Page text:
The selection was Pachelbel's Canon in D Major. You know it. It's been used for diamond commercials, and its frequently played at weddings. As classical music pieces go it's a bit overdone. When done with even a modicum of skill, however, it is one of the rare pieces of music that reaches past my ears to some dormant corner of my soul and pulls on my emotions.
I don't know the reasons why, but when I hear this music it transports me, carries me back to bitter and sweet memories of Colorado. I'm in my grandparents house on some summer weekday. I'm in boulder listening to a girl of no more than ten or eleven with a violin play a piece of music that's considered challenging for seasoned adults. I'm at my sister's wedding, and on like that.
Back in the courtyard in front of the Burbank movie-plex I drop three dollars into the cellist's tip jar. It's all the cash I have on me. I let the memories sweep through me for a moment, riding the wave of nostalgia, and I start to feel the tears forming behind my eyelids. With a deep breath and an effort of will I chase them back to the ducts from whence they came. To distract from my own complicated and inexplicable feelings I look around. Other people have gathered to listen.
As I look around an older woman of Asian heritage, probably in her seventies, walks past me to put money in the tip jar atop mine. She then returns to the man with her. He's a shade or two older than she, and probably her husband. They stand close together and watch the man with the cello play his music.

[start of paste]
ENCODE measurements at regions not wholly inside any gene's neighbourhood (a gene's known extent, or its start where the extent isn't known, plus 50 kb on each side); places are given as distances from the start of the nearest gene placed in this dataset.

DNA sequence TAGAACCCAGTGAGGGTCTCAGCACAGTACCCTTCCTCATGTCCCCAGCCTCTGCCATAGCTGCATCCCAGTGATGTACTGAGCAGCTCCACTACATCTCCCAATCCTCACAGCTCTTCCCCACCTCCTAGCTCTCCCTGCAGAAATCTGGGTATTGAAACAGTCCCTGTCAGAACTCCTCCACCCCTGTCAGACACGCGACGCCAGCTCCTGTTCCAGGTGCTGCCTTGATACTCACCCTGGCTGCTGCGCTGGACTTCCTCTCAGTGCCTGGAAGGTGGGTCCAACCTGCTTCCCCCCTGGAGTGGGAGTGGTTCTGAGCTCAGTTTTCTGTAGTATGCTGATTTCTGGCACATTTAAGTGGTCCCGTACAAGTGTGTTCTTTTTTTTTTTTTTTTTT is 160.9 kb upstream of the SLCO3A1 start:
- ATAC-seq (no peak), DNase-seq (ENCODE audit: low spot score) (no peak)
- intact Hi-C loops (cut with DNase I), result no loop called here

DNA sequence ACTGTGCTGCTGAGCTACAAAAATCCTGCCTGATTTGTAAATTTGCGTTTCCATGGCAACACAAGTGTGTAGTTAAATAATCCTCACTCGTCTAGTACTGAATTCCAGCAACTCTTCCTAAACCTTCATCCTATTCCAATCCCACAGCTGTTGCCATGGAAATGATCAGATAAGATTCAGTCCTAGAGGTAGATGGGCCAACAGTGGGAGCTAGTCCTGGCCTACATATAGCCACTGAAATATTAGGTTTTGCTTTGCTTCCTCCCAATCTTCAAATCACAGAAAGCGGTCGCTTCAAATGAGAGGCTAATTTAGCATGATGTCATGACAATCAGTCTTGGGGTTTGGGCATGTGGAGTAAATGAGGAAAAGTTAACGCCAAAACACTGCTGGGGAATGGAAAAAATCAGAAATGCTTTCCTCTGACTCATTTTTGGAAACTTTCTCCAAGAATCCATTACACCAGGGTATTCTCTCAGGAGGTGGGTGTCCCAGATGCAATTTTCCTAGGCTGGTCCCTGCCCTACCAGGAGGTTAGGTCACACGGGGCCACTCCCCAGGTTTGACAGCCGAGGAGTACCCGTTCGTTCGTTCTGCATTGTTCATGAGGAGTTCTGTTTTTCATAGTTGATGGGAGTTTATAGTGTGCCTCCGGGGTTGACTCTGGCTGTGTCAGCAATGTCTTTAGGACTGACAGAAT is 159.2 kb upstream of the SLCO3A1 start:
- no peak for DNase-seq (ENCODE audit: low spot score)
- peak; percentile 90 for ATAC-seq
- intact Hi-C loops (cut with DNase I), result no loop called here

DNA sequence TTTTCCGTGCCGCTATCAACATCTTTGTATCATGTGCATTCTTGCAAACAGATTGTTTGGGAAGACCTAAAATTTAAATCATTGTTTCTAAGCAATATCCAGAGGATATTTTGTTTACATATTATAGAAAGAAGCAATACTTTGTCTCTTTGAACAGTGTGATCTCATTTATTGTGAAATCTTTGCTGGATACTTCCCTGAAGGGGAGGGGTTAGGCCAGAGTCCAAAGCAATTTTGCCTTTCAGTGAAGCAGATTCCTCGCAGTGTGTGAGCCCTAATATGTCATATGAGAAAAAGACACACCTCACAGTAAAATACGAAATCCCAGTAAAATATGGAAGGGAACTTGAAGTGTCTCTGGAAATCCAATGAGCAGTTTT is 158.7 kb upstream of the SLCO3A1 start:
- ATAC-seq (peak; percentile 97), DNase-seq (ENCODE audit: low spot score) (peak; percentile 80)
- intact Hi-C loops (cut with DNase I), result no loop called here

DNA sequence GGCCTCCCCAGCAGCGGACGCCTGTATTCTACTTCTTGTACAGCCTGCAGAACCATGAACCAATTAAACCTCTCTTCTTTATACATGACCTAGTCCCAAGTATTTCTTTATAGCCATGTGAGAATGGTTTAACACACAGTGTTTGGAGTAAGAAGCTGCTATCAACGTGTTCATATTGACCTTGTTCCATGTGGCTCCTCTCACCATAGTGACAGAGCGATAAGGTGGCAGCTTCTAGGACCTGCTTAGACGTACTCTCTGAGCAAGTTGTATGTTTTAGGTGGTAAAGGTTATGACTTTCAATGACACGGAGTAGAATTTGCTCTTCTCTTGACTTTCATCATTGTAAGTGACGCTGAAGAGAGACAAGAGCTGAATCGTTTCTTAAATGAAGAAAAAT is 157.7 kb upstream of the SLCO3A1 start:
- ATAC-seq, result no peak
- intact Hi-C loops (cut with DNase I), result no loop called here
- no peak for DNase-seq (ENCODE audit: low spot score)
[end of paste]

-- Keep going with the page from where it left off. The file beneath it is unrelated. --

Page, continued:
To my left is a younger couple. They stand, arms entwined, and smile at me as we listen to the music. Two little boys pull their mother and father over to listen to the music. Mom watches the cellist, as entranced as her two boys, the father looks critically at the musician, the mood of the others not penetrating some possibly defensive layer of cynicism. I want to call out to him, to make him look around and understand what is happening.
Those of us drawn to the man with the cello, playing to the strains of a piece of classical music we've all heard, are responding to something in ourselves that resonates with the music. In that moment we're joined in a common experience, and wrapped up in a moment of shared feeling. It is a moment of stillness in the chaos of commercial enterprise around us, and it is deeply, achingly, beautiful.
Before I know it, even a little before I'm ready for it to be so, the moment is over as the song ends. There's sparse applause from those of us watching, and the musician looks truly grateful, even a little flushed, to have his efforts rewarded in this way. I suppose it's unusual for people to pause long enough to drop a buck or two in the jar, much less to stay, listen, and applaud. As I walk away I take the moment with me.
I don't know how long I'll remember it. In all likelihood I won't be thinking of it even a week later. What I feel is this; when something is beautiful take a moment to pause and enjoy it. If you can, share it with someone, even if it's just to glance around at share a smile with strangers who are doing the same thing. Those moments can lift you up and carry you through the times when beauty seems far away.